If Verizon Communications really wants to renegotiate its $4.8 billion deal to buy Yahoo’s internet operations, it’s probably going to have a fight on its hands.
Yahoo said on Tuesday that it had actually gained a slight amount of traffic since its Sept. 22 disclosure that about 500 million accounts had been hacked. That appears to contradict Verizon’s assertion last week that the damage to Yahoo’s business from the breach could have been severe enough to set off a provision in the sale agreement that would allow Verizon to reopen the deal.
“We take deep responsibility in protecting our users and the security of their information,” Yahoo’s chief executive, Marissa Mayer, said in a statement reporting the company’s third-quarter financial results. “We’re working hard to retain their trust and are heartened by their continued loyalty as seen in our user engagement trends.”
Yahoo’s overall business in the quarter exceeded Wall Street’s expectations, and the stock rose more than 1 percent in after-hours trading. The company’s third-quarter revenue fell 15 percent compared with the previous year, after adjusting for an accounting change. But its profits rose as management cut capital spending and eliminated 300 jobs over the last three months.
Citing the pending Verizon deal, Yahoo did not hold its customary conference call with investors to discuss the results. That left many questions unanswered — particularly, what Yahoo has learned from its investigation into the data breach.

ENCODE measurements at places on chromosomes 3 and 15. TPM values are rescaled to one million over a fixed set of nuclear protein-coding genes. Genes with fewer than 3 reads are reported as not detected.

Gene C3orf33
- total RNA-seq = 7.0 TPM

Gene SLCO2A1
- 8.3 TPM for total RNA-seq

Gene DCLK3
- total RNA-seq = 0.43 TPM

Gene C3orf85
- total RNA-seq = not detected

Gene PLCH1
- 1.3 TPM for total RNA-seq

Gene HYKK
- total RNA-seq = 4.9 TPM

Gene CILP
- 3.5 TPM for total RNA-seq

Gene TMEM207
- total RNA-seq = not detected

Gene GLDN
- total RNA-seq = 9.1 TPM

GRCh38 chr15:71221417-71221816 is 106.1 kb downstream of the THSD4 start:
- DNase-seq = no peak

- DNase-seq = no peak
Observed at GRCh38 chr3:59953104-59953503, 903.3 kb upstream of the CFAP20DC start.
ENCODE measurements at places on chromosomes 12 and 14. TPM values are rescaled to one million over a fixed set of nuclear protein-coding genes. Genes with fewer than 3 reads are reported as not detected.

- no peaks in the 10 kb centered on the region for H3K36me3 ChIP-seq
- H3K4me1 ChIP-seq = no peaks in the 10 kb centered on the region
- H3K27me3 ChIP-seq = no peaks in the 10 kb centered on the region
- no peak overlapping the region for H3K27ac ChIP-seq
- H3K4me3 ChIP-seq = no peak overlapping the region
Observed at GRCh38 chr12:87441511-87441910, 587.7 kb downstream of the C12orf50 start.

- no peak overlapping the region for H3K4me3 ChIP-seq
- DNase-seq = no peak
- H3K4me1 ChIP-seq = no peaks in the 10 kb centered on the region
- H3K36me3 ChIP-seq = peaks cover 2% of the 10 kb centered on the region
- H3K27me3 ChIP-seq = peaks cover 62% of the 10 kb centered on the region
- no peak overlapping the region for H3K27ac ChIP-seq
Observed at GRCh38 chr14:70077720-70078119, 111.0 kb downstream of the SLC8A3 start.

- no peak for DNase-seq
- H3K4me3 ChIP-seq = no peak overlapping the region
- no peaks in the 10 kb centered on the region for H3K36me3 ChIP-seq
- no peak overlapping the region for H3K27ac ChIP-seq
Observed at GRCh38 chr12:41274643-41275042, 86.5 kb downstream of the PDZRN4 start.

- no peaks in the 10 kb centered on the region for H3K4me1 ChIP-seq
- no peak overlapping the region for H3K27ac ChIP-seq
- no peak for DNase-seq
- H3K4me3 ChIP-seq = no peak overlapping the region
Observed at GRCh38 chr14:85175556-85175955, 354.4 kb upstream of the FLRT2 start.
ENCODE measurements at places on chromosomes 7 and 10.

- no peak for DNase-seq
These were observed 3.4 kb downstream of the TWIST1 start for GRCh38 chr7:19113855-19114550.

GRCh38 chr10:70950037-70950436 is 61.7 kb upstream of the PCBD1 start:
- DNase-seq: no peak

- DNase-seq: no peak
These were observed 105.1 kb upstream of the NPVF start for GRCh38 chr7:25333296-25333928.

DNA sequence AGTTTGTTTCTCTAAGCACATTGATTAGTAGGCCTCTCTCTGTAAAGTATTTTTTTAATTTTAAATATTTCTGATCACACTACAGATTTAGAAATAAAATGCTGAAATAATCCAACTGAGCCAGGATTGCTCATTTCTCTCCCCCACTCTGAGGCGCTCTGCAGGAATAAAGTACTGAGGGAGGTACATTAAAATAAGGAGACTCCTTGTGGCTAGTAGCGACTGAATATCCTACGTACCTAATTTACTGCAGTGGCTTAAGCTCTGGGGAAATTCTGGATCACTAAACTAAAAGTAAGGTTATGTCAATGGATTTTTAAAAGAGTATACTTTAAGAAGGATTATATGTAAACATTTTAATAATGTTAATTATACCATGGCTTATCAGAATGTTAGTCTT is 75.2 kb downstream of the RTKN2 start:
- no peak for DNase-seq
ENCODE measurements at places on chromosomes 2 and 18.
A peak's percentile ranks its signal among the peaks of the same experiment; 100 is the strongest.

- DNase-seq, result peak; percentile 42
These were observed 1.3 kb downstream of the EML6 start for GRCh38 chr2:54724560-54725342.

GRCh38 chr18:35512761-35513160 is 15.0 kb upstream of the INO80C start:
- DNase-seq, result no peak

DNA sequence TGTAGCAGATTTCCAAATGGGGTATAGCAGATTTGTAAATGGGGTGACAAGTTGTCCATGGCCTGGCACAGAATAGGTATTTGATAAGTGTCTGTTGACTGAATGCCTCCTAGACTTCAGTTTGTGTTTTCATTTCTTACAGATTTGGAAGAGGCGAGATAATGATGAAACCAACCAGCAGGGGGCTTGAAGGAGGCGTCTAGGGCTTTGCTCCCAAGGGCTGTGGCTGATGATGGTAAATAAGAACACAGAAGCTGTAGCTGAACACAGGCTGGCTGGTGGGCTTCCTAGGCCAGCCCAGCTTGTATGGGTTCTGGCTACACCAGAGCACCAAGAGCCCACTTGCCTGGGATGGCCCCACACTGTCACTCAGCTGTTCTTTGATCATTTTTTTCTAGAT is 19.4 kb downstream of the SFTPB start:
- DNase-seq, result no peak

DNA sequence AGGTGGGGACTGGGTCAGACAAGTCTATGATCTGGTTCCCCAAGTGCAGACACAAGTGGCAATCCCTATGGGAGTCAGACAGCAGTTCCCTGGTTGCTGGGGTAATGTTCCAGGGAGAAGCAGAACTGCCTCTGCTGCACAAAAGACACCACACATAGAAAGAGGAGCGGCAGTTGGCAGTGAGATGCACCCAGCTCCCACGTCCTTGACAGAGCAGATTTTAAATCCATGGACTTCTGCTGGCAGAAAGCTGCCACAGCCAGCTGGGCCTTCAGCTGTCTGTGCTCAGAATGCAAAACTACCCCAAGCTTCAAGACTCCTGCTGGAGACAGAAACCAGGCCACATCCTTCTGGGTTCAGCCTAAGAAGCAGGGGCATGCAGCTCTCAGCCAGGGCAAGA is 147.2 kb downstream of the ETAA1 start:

In its initial disclosure in September, Yahoo said that hackers sponsored by a foreign government had broken into its systems in late 2014 and stolen user information including names, email addresses, telephone numbers, birth dates, encrypted passwords and, in some cases, security questions. Earlier this month, news reports described a separate 2015 incident in which Yahoo obeyed a secret court order from the United States government to scan all user email for specific material linked to a suspected terrorist group.
Avivah Litan, a security analyst at the Gartner research firm, said it was entirely credible that Yahoo’s traffic rose after news of the breach.
“It raises consumer awareness of the brand,” she said. “People remember they have accounts there.”
In 2007, sales at TJX, the parent company of the T. J. Maxx and Marshalls retail chains, rose after the company disclosed that millions of customer credit card numbers had been stolen, Ms. Litan noted. “I’ve watched breaches for years, and they don’t have an impact,” she said.
ComScore, which tracks traffic across many websites, said its data showed a slight drop in the number of American visitors to Yahoo’s desktop and mobile sites in September compared with August. But Andrew Lipsman, vice president of marketing and insights at the data firm, said that the drop was well within the normal fluctuation of Yahoo’s traffic.
Yahoo said its business remained on track as it works to close the Verizon deal. But the performance of its internet operations matters much less to investors than getting the deal done.
Most of the value of Yahoo’s shares is from its vast holdings of stock in the Chinese e-commerce giant Alibaba Group and in Yahoo Japan. Before it can monetize those investments, it needs to separate out its internet operations.
Douglas Melsheimer, who heads the North American mergers and acquisitions practice at Bulger Partners, a tech advisory firm based in Boston, said that regardless of the impact on traffic, Verizon was likely to push for a lower price for Yahoo because of the specter of legal liability for the data breach.
“Verizon has leverage in this situation, and they can use that to drive down the price,” he said. “And I think ultimately the price does come down.”